Pondering the Principles of Proverbs
We laughed ourselves silly watching his antics, but probably never got the message.
Personally, I doubt that is the intent of the verse. I believe that, once again, we have a statement here filled with wisdom for any who will listen. I think it is much more than a simple, although covert, gospel message.
I am not denying that particular application, however. That certainly has its place. It's just that there is more.
How often have I gone off into something, because I thought it was "right," only to discover later that I was wrong! (I'm sure that has never happened to you--that's why I used myself as an example.)
The way seems right, seems good, maybe even noble, but eventually it turns out really bad.
Therefore, what is the purpose/intent/meaning of this proverb?
It would serve us well to read the context. This particular verse is 'sandwiched' in the middle of a series of statements contrasting foolishness with wisdom in various ways and settings. In each instance, there is something 'good' contrasted with something 'bad.' In each instance there is a 'way' and a 'not way.'
So, it appears to this writer that the idea of this particular verse in question has much to do with wisdom and little to do with hell.
The emphasis of this section is on wisdom and its benefits. Indeed, that is the thrust of the entire Book of Proverbs, and that is why we are pondering its principles.
Pro. 12:15 says that "the way of a fool is right in his own eyes, but a wise man listens to advice." The very next verse we have already looked into in "Give It No Energy."
We can see here that thinking something right in our own eyes just might qualify us for a fool's crown.
I've also learned that just because someone else thinks it's the right thing for me is not necessarily true either.
So, what are we to do? Is there a way that does not lead to death?
Of course, there is; and it is simplicity itself--though difficult to learn.
It is called wisdom. Get it. Use it. Live from it.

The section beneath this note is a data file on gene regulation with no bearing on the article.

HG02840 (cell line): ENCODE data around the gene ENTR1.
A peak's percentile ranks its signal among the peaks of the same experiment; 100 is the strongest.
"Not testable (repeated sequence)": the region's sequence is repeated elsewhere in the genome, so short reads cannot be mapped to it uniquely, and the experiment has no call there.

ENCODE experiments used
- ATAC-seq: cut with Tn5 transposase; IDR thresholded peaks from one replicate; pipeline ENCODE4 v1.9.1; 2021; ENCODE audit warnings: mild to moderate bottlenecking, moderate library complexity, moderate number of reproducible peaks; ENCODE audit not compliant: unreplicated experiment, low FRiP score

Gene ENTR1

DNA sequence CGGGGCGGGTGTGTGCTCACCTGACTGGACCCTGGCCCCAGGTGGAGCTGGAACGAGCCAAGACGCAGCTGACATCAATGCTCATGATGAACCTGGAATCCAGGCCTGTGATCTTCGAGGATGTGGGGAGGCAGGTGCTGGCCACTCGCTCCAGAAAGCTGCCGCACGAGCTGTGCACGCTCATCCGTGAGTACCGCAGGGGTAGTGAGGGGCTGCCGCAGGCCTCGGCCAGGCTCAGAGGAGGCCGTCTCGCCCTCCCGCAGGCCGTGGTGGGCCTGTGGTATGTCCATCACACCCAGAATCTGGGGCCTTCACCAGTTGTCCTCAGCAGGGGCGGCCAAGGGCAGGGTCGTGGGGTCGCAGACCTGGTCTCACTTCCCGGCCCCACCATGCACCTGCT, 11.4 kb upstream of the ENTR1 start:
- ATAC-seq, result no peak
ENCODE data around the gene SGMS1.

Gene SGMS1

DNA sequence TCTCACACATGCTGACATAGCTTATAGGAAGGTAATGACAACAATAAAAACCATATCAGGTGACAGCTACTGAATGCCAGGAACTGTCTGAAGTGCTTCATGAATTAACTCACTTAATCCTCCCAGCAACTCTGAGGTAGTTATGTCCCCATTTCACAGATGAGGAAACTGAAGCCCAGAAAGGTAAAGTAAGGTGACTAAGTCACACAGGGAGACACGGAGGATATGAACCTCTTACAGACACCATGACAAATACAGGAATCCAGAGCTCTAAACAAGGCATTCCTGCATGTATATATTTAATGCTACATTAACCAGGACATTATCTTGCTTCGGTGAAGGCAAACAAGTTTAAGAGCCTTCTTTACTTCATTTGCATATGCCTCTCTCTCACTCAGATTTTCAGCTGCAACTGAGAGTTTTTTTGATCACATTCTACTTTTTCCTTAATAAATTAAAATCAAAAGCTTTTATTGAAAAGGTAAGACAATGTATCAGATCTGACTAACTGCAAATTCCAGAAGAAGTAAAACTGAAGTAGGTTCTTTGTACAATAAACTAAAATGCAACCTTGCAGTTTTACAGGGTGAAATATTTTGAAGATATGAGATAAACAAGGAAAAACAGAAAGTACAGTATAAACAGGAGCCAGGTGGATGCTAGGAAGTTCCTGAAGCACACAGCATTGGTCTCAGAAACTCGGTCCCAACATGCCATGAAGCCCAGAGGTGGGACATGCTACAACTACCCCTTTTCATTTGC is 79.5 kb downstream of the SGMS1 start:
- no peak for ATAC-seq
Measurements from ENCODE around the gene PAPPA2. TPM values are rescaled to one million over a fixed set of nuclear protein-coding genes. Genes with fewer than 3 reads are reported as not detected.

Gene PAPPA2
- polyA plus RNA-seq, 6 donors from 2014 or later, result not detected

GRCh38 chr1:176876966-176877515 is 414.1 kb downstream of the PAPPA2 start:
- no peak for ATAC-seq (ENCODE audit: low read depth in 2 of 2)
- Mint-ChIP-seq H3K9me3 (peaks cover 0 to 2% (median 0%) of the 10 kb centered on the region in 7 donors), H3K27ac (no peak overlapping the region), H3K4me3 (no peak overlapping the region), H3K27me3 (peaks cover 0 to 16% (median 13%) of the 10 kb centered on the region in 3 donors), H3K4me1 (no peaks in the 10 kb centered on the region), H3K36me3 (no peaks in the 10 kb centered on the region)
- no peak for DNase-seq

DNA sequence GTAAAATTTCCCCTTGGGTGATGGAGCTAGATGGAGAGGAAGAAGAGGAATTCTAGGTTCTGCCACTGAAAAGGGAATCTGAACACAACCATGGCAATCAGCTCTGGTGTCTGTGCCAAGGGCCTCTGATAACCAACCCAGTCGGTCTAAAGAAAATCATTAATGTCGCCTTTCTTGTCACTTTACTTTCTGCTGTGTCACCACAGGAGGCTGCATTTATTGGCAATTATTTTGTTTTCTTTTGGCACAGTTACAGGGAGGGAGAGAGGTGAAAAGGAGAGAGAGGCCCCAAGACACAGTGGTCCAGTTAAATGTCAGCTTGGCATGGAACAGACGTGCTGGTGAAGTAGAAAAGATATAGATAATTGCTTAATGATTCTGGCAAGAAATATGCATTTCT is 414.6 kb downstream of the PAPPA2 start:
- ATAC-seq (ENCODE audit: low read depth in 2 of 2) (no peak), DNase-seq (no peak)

The three methods for obtaining wisdom are clear and concise.
The first, reflection, is required at all times in all situations regardless of which method is being used. In other words, experience without reflection will most likely incur a repetition of the performance. The same is true for imitation. Without reflection, there may just as well be imitation of the fool's game as of the sage's.
Be that as it may, let us give our attention to the three methods as listed.
The idea here is thoughtfulness; thinking about one's life and the direction one is choosing.
Much of the wisdom of Proverbs has to do with considering the things life places before you. A willy-nilly, Pollyanna approach to living may work for awhile, but the consequences pile up and before long, there will be the devil to pay.
Much of today's success literature promotes this idea.
Just do what successful people do, and you will be successful.
Just think like rich people think, and you will be rich.
This is good so far as it goes, but it will not necessarily make one wise in the totality of life.
Imitation, without reflection, may just lead you into the fool's game. In other words, the modern proverb says it this way: "learn from other people's mistakes."
However, with a mentality of "I am in charge of my own life," we fall into the trap of "Mother please! I'd rather do it myself." (which I've mentioned before)
So, IMITATION is good as long as it is accompanied by reflection.
As mentioned before, one wit has stated that wisdom comes from experience, and experience is nothing more than a series of bad judgments.
EXPERIENCE is the bitterest, because you must go through what you failed to consider either in your own life or from the experiences of others. Maybe you even opted for the "I'd rather do it myself" form of gaining wisdom.
Again, though, if not joined with reflection, thoughtfulness, PAYING ATTENTION, it is something you will undoubtedly experience again and again until you do so. And, Dr. Phil will be right there asking, "How's that workin' for ya?"
A verse from Aerosmith's song, "Dream On" may be appropriate here:
Half my life's in books' written pages
Live and learn from fools and from sages
You know it's true
All the things you do, come back to you
Therefore, if your way seems right, GO FOR IT! You will find out eventually if it was the way of wisdom.
However, if you will first apply some of the principles mentioned here, you may be able to avoid unnecessary heartache.
All comments, questions, and/or criticisms are welcome. They will be posted immediately without the necessity of approval.
If you haven't already, sign up to have these studies FREELY delivered directly to your inbox. The link is just above the picture of the ugly guy who writes this stuff. Your e-mail address is safe with me, and will NEVER be given, sold, rented, or otherwise distributed to anyone else. Nor will I use it to solicit you by any other means. You will have the option to opt out of receiving the e-mails with each and every posting.